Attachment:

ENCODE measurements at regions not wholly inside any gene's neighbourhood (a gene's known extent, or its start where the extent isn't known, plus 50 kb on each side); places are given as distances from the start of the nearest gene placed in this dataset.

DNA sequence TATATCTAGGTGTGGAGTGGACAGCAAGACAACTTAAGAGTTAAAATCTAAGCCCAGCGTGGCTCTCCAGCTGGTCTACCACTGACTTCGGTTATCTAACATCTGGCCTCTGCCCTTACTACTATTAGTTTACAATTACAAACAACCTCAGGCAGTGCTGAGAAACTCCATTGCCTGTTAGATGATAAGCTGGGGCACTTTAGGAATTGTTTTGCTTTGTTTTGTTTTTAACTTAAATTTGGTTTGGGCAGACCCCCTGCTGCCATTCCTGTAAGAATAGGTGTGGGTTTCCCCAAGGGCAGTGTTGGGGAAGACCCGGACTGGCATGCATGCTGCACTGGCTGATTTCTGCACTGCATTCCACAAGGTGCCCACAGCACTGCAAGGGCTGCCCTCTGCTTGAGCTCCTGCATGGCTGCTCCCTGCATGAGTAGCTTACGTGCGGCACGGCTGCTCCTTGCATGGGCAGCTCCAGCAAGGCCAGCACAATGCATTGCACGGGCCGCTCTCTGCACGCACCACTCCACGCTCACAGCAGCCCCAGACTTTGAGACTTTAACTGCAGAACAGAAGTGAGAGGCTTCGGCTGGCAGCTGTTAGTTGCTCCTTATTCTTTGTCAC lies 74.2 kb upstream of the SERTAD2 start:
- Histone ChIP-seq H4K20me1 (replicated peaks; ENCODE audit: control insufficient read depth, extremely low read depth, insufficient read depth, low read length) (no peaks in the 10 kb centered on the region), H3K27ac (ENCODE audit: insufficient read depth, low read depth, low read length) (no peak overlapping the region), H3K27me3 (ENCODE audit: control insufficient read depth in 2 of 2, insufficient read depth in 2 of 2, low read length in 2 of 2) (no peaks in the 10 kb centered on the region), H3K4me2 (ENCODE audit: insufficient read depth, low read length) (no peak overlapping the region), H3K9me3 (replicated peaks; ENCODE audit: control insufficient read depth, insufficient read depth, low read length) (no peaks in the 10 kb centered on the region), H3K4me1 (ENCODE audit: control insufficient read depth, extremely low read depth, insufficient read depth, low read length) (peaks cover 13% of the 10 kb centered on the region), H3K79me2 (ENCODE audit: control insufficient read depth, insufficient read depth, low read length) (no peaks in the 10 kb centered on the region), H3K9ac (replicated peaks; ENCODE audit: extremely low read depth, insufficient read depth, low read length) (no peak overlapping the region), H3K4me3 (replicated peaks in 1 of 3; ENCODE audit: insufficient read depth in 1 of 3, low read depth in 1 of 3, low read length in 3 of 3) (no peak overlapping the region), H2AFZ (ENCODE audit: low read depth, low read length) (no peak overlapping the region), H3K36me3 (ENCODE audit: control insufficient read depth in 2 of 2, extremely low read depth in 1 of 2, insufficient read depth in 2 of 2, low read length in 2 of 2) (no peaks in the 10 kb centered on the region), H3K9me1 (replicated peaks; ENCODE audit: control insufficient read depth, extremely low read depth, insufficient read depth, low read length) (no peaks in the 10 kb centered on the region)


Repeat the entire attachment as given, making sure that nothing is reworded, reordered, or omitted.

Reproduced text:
ENCODE measurements at regions not wholly inside any gene's neighbourhood (a gene's known extent, or its start where the extent isn't known, plus 50 kb on each side); places are given as distances from the start of the nearest gene placed in this dataset.

DNA sequence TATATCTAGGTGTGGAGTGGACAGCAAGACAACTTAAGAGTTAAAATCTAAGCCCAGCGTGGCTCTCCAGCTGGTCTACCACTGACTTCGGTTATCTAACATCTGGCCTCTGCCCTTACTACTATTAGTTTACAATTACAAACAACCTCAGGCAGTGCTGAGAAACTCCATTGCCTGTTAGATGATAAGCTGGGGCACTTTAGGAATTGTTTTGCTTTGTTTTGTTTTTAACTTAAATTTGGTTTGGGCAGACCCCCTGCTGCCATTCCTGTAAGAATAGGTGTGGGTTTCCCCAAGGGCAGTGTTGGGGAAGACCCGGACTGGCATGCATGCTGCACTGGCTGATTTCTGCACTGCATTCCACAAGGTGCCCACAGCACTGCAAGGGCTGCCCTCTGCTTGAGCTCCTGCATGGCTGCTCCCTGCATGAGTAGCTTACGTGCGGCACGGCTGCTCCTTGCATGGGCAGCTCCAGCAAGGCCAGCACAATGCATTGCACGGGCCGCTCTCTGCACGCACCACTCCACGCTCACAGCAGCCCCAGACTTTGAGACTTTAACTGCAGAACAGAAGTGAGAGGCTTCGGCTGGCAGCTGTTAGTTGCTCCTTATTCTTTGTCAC lies 74.2 kb upstream of the SERTAD2 start:
- Histone ChIP-seq H4K20me1 (replicated peaks; ENCODE audit: control insufficient read depth, extremely low read depth, insufficient read depth, low read length) (no peaks in the 10 kb centered on the region), H3K27ac (ENCODE audit: insufficient read depth, low read depth, low read length) (no peak overlapping the region), H3K27me3 (ENCODE audit: control insufficient read depth in 2 of 2, insufficient read depth in 2 of 2, low read length in 2 of 2) (no peaks in the 10 kb centered on the region), H3K4me2 (ENCODE audit: insufficient read depth, low read length) (no peak overlapping the region), H3K9me3 (replicated peaks; ENCODE audit: control insufficient read depth, insufficient read depth, low read length) (no peaks in the 10 kb centered on the region), H3K4me1 (ENCODE audit: control insufficient read depth, extremely low read depth, insufficient read depth, low read length) (peaks cover 13% of the 10 kb centered on the region), H3K79me2 (ENCODE audit: control insufficient read depth, insufficient read depth, low read length) (no peaks in the 10 kb centered on the region), H3K9ac (replicated peaks; ENCODE audit: extremely low read depth, insufficient read depth, low read length) (no peak overlapping the region), H3K4me3 (replicated peaks in 1 of 3; ENCODE audit: insufficient read depth in 1 of 3, low read depth in 1 of 3, low read length in 3 of 3) (no peak overlapping the region), H2AFZ (ENCODE audit: low read depth, low read length) (no peak overlapping the region), H3K36me3 (ENCODE audit: control insufficient read depth in 2 of 2, extremely low read depth in 1 of 2, insufficient read depth in 2 of 2, low read length in 2 of 2) (no peaks in the 10 kb centered on the region), H3K9me1 (replicated peaks; ENCODE audit: control insufficient read depth, extremely low read depth, insufficient read depth, low read length) (no peaks in the 10 kb centered on the region)